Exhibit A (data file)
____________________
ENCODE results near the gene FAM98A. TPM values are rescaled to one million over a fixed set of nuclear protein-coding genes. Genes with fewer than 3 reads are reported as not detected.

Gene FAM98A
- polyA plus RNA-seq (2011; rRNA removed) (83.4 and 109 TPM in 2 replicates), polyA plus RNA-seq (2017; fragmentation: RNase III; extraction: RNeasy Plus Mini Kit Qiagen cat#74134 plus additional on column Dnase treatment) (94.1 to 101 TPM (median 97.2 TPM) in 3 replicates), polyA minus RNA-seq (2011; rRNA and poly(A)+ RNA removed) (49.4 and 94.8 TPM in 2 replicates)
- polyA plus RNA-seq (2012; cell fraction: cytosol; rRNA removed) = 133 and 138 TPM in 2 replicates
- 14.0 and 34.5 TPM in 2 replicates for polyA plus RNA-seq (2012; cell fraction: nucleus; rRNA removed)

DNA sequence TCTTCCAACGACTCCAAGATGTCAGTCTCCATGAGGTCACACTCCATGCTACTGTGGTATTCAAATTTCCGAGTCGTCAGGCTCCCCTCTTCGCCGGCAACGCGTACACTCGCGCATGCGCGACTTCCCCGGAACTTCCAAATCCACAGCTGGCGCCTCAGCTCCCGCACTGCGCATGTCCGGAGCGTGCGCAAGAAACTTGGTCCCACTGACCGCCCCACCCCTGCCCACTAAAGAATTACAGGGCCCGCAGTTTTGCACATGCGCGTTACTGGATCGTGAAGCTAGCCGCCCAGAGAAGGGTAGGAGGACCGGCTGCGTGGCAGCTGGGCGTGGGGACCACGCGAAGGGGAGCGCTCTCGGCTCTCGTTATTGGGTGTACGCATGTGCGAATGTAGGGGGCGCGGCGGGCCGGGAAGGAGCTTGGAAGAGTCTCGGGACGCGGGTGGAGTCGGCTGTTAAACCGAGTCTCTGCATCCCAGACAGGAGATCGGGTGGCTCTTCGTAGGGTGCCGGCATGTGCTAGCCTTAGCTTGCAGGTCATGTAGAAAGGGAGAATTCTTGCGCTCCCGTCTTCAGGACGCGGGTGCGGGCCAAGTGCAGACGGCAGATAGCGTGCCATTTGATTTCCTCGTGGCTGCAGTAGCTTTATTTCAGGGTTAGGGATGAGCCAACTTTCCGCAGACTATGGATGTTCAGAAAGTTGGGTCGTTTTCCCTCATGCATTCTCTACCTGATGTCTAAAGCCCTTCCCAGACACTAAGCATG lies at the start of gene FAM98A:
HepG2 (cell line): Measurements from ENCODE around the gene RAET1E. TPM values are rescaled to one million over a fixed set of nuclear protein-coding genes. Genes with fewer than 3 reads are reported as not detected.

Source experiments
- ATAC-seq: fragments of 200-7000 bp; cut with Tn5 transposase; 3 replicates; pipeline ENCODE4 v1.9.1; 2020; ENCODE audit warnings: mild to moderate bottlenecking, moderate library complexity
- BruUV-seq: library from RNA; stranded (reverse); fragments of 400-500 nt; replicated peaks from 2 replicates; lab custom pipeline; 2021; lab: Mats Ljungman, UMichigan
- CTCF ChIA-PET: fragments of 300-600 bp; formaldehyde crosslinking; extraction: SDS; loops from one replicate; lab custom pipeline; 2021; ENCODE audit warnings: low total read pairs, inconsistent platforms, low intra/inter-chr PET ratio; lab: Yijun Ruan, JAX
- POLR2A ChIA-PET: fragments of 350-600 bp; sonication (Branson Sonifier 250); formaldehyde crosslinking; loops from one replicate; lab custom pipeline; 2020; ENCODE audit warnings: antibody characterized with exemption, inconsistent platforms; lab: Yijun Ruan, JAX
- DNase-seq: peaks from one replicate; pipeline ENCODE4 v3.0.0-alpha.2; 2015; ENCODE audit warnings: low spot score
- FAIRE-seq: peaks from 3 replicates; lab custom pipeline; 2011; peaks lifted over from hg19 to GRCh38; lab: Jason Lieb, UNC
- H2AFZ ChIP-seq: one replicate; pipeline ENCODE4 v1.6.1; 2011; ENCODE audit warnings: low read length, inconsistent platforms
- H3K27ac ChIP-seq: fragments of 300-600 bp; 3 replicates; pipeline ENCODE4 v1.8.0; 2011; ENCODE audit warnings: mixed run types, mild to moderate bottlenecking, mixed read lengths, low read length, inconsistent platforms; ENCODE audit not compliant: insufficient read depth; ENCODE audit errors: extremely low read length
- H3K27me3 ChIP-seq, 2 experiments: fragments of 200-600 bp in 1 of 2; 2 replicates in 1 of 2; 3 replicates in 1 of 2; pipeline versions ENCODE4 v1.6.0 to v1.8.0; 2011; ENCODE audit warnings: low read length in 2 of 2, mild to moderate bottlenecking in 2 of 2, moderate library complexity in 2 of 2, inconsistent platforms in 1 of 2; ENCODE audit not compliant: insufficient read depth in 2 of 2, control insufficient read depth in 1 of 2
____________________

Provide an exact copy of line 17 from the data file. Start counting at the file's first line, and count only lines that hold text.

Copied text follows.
- H3K27me3 ChIP-seq, 2 experiments: fragments of 200-600 bp in 1 of 2; 2 replicates in 1 of 2; 3 replicates in 1 of 2; pipeline versions ENCODE4 v1.6.0 to v1.8.0; 2011; ENCODE audit warnings: low read length in 2 of 2, mild to moderate bottlenecking in 2 of 2, moderate library complexity in 2 of 2, inconsistent platforms in 1 of 2; ENCODE audit not compliant: insufficient read depth in 2 of 2, control insufficient read depth in 1 of 2